If you're struggling to come up with gift ideas, look at the recipient's daily and weekly routines.
Use their hobbies and habits to come up with ways to upgrade or enhance their life.
The best gifts fix a problem or help someone enhance something they already enjoy.
This article is part of "Better Holidays," a series highlighting different ways to make holiday celebrations easier and memorable.
Gift-giving isn't my love language, but I'd say I've gotten pretty good at it in the past few years.
The truth is I had to. Many people in my life are hard to buy gifts for, real card-carrying members of the "I don't need anything" club with few hobbies to top it off.
But the keys to a good gift for hard-to-shop-for loved ones are practicality and thoughtfulness. And you don't need to be a genius to come up with good gift ideas — you just need to pay attention.
Look at someone's daily or weekly routine and find ways to make it better
Picture your recipient and walk yourself through their daily and weekly routine as best you can. This works best for people you know well or live with —but you can use your imagination to fill in the blanks.
What do they do every single day? What do they love? What do they complain about? What are they working on? How do they fill their time?
Then, think about how you can build on it.
Here's an example for you: Every day, my dad makes an iced coffee with flavored syrups, but only if they were on sale because he doesn't like to spend money on things like that for himself. His coffee maker is pretty basic and old, but he won't replace it because it works. He commutes to work every morning and listens to music, but he keeps complaining about his wireless earbuds' battery life. He wears a watch from his collection every day.
Now, how can we upgrade the routine or build on it to find something he'll love?
I can upgrade his coffee maker with a nicer new one with a milk frother or get him a new pair of earbuds with great battery life.
I can enhance his morning routine by buying him an insulated cup (maybe a Yeti or Stanley) that will keep his coffee cold since he likes it iced and some nice syrups (with pumps!) because he wouldn't buy them for himself. If I was on a budget, I could even make homemade syrups inspired by his favorite flavors.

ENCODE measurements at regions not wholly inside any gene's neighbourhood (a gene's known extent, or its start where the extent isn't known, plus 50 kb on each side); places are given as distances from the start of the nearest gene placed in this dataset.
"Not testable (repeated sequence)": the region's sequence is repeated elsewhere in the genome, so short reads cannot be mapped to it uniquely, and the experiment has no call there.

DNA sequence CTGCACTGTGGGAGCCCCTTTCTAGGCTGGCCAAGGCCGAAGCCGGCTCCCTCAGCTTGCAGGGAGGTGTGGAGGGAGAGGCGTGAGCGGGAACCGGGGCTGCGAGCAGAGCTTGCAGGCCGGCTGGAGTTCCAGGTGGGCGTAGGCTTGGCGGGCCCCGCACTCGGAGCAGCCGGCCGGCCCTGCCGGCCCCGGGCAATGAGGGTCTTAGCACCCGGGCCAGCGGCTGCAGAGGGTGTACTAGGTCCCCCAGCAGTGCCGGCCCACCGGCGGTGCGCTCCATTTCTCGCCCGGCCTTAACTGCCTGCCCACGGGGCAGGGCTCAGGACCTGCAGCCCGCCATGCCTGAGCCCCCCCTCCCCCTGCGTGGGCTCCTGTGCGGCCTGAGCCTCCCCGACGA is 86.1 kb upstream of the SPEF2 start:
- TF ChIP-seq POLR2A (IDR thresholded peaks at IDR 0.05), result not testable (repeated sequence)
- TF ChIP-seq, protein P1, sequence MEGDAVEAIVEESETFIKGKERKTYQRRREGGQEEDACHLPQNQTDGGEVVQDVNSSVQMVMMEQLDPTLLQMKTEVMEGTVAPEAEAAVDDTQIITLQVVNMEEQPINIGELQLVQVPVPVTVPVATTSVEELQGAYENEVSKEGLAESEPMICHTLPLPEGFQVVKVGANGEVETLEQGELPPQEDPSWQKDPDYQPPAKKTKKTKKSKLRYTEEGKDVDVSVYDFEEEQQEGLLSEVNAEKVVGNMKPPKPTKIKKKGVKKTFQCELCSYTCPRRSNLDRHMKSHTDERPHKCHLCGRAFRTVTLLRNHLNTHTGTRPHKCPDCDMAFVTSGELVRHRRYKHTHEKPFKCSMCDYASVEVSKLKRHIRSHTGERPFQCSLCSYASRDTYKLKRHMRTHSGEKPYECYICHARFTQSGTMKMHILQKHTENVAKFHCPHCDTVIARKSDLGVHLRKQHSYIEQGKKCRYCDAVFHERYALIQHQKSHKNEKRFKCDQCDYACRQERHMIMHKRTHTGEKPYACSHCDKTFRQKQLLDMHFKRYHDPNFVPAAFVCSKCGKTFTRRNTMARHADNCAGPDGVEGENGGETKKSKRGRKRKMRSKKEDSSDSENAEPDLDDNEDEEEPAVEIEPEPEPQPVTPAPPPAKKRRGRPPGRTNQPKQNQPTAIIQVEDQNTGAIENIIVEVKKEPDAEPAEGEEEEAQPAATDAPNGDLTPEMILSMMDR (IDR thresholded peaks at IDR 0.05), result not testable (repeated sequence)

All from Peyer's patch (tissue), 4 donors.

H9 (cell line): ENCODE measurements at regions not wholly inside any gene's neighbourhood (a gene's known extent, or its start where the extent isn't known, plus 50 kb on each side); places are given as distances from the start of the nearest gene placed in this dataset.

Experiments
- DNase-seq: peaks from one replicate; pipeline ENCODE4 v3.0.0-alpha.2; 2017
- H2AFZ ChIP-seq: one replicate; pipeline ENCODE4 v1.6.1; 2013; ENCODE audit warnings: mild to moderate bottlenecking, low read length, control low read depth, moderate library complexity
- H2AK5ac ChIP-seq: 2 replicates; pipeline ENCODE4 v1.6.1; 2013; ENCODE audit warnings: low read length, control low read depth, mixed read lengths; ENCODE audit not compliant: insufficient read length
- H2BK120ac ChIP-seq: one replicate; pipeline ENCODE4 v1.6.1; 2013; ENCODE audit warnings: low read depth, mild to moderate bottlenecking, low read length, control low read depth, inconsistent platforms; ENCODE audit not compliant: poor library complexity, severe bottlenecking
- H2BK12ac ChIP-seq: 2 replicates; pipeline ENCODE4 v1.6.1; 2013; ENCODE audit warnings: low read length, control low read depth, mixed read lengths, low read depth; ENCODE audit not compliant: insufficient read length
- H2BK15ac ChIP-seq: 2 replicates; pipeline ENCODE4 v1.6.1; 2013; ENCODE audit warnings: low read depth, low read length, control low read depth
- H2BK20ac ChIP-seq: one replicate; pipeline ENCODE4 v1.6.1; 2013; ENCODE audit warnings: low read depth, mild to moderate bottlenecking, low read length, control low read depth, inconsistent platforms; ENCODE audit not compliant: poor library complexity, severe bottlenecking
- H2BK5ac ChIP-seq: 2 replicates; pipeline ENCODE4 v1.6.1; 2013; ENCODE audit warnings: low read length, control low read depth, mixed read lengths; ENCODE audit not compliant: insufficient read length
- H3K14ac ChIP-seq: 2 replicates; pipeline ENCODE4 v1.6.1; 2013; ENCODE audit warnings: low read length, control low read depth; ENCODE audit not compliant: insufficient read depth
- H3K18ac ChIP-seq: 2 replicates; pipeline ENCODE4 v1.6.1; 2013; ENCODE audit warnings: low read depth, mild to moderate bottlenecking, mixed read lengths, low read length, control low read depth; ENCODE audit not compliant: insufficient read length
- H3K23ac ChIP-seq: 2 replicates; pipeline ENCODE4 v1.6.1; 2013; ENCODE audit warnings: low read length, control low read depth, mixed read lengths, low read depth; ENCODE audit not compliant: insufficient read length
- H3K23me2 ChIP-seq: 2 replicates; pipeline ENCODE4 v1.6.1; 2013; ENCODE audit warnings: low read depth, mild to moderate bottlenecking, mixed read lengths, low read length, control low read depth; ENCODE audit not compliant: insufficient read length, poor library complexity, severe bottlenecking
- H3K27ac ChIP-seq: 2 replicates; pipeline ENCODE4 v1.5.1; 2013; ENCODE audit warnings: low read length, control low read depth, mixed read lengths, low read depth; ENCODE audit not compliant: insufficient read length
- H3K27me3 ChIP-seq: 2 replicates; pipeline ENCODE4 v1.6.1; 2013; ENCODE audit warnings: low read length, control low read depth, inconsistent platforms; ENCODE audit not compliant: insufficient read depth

He clearly likes watches, but buying someone a wearable item can be risky. Instead, I could get him automatic watch winders to keep his favorites in tip-top shape or a travel case so he can safely bring them with him on vacations.
This audit took me five minutes, and I know my dad, who famously asks for nothing for birthdays and holidays, would use everything I listed because most of them are gifts I've already given.
Above all, keep your gifts useful, and your thoughtfulness will shine through
Start now. I keep a running list of every gift idea I think of and sort them by person in a color-coded note.
When your friend sends you pictures of the fancy iced lattes she's been making every morning, make a note to buy her beautiful glass straws and heart-shaped ice-cube trays.
If your brother just moved out on his own for the first time and has been subsisting on ramen, book a cooking class for the two of you or get him a set of pots and pans.
If your aunt hosts barbecues every weekend in the summer, help her upgrade with a fun yard game (giant Jenga, ladder toss, ax throwing) or a new beverage cooler.
The best part about this gift-giving strategy is that you can't go wrong with a useful gift — and by paying attention, your thoughtfulness will shine through.
Read the original article on Insider